By: Fred Cantu

Pro-life groups saw it as the end of the line for a law they believe protected unborn children since 1854. Joe Pojman with Texas Alliance for Life adds, “It made abortion legal in Texas and in all the other states, legal throughout the entire 9 months of pregnancy.”
But others saw the high court’s ruling as a new beginning for women.

Dyana Limon-Mercado with Planned Parenthood Texas Votes explains, “When you think about the ways certain communities’ rights to their own bodies, to their own labor, to their own futures have been restricted over the history of America, the decision around Roe v. Wade was fundamental to guaranteeing that right, particularly to women who become pregnant.”

By: David Montgomery

Joe Pojman, a former aerospace engineer who is now executive director of Texas Alliance for Life, said the law “would completely protect unborn children from abortion beginning at conception.

“That would be the fulfillment of our dreams and goals for the last 50 years.”

But Cain and Capriglione, along with anti-abortion leaders like Pojman, emphatically dismiss the possibility of prosecuting women who get abortions, saying the criminal offenses should apply only to doctors and others who perform the procedure.

Texas’ pre-Roe abortion statute, which originated in 1854, “never even contemplated making … any penalties for the woman who has the abortion,” Capriglione said, “and my bill doesn’t either.”

By: News Release & Posted By Staff

PoliTech will host a panel forum to discuss the topic of Abortion in Texas. This is an important issue in which constructive discourse is crucial at this time. The group of 6 panelists includes representatives from special-interest groups and state legislators from across the political spectrum.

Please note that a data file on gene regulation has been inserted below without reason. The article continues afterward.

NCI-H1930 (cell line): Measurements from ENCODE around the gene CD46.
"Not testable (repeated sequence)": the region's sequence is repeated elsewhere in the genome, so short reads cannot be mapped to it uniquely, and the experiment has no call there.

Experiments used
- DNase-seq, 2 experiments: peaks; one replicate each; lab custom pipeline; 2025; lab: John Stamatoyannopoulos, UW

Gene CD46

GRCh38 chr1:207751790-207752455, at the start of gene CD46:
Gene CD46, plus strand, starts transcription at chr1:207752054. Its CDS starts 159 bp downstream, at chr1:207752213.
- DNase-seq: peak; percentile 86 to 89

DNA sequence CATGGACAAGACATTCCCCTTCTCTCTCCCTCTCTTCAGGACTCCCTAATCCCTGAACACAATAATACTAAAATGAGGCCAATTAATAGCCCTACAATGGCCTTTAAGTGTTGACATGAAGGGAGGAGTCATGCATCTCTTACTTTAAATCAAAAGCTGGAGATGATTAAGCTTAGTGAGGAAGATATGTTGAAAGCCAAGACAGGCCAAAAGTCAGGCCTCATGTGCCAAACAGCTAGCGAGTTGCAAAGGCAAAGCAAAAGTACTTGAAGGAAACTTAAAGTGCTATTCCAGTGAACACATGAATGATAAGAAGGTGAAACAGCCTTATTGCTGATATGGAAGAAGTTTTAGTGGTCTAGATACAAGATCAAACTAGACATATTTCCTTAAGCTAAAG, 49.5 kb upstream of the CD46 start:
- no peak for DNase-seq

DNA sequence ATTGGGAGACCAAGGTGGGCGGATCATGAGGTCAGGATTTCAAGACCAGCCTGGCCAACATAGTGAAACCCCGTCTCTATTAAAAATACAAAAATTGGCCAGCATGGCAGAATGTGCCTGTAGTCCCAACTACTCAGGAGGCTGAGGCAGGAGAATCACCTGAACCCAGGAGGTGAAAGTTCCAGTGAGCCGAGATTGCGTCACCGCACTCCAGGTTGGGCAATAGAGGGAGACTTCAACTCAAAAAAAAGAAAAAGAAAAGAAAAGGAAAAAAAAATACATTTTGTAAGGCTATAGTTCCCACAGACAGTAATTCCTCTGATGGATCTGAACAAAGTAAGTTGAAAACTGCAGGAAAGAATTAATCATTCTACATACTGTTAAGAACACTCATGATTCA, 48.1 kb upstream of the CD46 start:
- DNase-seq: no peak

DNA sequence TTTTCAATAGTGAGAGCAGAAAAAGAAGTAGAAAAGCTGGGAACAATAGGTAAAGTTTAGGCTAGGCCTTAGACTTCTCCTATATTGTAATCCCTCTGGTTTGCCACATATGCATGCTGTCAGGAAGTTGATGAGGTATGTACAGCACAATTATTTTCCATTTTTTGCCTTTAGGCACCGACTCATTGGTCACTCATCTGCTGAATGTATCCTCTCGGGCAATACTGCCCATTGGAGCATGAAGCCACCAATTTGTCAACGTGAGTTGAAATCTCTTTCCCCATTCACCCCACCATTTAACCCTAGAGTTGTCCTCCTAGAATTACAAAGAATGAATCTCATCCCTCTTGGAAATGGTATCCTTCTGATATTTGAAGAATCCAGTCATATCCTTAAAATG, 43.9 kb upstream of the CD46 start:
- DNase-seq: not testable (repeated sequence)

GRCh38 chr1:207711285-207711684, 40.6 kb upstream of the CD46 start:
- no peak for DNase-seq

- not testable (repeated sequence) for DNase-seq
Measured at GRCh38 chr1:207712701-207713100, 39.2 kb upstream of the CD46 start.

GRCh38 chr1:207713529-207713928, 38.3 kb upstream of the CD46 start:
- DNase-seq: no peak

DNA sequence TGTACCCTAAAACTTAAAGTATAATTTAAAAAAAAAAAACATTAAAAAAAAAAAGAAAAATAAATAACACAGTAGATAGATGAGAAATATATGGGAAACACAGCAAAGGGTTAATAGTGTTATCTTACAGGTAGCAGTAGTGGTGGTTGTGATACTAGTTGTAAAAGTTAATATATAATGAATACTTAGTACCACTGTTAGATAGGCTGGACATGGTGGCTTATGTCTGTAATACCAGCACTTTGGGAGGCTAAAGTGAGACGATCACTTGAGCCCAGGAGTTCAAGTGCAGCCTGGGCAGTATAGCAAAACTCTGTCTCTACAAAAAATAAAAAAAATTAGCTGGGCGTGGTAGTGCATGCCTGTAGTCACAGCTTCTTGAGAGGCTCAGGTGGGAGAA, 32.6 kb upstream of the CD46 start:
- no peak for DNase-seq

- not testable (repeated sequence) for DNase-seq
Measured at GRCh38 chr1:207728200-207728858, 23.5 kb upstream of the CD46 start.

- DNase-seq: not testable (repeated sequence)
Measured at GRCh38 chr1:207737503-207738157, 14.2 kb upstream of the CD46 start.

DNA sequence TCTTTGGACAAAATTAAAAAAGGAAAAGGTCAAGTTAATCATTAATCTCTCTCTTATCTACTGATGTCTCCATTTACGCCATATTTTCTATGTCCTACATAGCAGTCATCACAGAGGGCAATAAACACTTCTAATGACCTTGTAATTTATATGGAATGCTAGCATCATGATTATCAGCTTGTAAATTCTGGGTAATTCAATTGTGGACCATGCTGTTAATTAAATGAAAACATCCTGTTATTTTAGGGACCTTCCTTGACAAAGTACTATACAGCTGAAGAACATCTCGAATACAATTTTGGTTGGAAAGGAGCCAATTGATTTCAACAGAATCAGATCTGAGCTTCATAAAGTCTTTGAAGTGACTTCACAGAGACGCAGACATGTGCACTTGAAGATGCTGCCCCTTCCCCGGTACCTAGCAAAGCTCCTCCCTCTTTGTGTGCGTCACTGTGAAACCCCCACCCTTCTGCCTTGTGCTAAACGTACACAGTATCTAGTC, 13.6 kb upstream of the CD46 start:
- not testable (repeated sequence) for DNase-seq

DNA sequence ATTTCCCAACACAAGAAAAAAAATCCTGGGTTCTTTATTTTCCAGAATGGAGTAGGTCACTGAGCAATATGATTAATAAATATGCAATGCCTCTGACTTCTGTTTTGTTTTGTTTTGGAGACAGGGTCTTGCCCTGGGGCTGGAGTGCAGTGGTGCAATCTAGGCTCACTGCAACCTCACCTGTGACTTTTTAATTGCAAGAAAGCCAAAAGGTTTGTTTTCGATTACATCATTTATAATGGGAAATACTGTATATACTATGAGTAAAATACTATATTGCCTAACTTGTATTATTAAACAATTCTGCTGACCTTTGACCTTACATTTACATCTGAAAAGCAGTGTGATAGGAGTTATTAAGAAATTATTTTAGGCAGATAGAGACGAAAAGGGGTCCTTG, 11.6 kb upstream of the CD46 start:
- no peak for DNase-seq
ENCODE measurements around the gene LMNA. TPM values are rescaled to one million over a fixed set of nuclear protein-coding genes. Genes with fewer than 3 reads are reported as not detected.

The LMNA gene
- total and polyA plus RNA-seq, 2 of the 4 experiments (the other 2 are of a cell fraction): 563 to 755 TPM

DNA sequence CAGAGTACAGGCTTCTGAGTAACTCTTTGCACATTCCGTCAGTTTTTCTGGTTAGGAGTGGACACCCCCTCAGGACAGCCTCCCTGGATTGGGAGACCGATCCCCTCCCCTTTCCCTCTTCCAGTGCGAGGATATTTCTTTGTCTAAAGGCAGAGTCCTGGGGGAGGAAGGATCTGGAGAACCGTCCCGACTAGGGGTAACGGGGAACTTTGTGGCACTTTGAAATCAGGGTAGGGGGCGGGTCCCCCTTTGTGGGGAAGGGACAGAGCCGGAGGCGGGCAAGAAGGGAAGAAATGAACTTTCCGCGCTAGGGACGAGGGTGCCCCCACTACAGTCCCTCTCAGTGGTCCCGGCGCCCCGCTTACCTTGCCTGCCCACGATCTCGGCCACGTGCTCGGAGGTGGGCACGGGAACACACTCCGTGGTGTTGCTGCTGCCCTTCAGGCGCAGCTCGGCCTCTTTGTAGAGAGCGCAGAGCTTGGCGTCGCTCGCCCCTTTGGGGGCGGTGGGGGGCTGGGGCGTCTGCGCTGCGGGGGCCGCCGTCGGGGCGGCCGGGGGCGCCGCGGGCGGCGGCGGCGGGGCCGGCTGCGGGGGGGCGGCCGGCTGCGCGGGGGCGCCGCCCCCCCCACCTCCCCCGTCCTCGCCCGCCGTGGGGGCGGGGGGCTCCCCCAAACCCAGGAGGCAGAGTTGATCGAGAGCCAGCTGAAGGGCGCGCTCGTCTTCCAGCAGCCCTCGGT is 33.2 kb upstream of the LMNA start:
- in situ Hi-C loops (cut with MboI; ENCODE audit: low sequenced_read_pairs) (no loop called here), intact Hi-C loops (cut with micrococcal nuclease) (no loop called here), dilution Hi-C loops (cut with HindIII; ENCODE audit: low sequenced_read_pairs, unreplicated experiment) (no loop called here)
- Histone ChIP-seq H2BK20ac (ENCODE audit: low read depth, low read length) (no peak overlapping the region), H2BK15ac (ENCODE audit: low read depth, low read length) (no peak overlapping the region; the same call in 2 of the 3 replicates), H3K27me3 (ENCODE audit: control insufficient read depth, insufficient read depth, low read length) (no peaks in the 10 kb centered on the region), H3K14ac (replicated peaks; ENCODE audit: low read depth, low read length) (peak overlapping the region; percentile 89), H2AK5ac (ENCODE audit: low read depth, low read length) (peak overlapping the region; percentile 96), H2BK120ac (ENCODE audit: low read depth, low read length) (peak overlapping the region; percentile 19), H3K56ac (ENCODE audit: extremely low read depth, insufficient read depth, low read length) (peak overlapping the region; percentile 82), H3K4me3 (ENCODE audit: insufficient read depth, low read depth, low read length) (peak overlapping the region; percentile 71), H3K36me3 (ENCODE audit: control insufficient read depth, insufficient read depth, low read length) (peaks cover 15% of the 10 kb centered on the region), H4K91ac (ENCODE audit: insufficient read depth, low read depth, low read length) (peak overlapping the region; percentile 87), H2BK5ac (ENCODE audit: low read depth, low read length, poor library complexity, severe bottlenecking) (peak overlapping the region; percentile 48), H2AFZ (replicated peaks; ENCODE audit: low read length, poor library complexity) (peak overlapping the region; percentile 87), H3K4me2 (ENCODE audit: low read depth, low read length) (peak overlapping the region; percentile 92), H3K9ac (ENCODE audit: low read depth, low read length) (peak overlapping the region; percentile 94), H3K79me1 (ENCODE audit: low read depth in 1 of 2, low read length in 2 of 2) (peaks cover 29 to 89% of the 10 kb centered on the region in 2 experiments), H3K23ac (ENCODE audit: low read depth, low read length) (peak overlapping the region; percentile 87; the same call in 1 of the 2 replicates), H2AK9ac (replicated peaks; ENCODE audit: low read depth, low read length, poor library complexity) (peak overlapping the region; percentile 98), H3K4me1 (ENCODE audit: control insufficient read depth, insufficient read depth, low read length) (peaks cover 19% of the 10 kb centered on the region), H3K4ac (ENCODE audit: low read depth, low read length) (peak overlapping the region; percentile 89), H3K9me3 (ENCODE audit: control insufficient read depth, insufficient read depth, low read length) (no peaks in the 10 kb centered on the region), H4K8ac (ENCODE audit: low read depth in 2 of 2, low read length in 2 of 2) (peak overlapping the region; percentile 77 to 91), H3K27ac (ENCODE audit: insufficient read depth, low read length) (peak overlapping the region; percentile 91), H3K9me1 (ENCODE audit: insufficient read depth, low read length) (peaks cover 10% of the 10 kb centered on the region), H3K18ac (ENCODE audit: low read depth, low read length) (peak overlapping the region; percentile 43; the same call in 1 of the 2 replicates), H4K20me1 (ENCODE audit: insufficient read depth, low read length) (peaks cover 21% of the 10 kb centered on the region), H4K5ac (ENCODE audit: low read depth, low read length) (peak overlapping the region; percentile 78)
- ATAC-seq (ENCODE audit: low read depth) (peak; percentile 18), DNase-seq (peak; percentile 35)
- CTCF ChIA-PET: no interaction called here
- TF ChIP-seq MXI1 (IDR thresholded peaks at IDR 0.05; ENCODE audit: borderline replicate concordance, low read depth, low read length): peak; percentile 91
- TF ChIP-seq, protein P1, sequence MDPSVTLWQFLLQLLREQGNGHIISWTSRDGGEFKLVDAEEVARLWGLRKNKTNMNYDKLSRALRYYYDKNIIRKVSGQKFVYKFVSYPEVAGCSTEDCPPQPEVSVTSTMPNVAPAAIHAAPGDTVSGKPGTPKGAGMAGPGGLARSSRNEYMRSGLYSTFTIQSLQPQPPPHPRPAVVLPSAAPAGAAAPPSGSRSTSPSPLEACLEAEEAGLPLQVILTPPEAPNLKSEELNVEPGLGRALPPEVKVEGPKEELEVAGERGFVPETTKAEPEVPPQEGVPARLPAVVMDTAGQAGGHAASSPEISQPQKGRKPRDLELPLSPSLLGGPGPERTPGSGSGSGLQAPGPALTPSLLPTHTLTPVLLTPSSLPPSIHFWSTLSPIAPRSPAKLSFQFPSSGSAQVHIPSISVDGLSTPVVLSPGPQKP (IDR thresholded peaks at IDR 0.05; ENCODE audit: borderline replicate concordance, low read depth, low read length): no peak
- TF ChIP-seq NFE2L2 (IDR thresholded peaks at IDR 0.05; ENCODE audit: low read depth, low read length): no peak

www.facebook.com/politechusa
Senator Charles Perry (R), Texas District 28
Kathleen Brown (D), US District 13 Congressional Candidate -Delma Limones, AVOW Texas
Mark Lee Dickson, Right to Life
Amy O’Donnell, Texas Alliance for Life
Dr Allison Gilbert, OB/GYN, Southwestern Women’s Center
Time & Venue:

Thursday, September 8th @ 7:00 PM
Mckenzie-Merket Alumni Center
2521 17th St Lubbock TX 79409
EVENT OPEN TO PUBLIC AND ADMISSION IS FREE
Event will be live-streamed on our YouTube channel & Facebook

By: Taylor Goldenstein

Amy O’Donnell, spokeswoman for the Texas Alliance for Life, said judicial bypass is no longer necessary. Texas law already allows doctors to perform abortions during medical emergencies when there is “insufficient time” to provide parental notice.

But in general, she said, “abortion isn’t legal in our state, so there’s no need to seek a judicial bypass for a procedure that’s not legal in Texas.”

She added: “When a minor is facing unplanned pregnancy, it’s our hope that any adult they reach out to will assist them in giving birth to their baby and point them to organizations or resources that will support them in either raising the child or towards placing the child in a loving home for adoption.”

By: Kevin Daley

Texas’s experience suggests that overturning Roe v. Wade will not prove to be a seismic political event, at least as far as election outcomes are concerned. The muted reaction to the Texas Heartbeat Act, the beginning of the end of abortion in Texas, only emboldened pro-life elements across the state.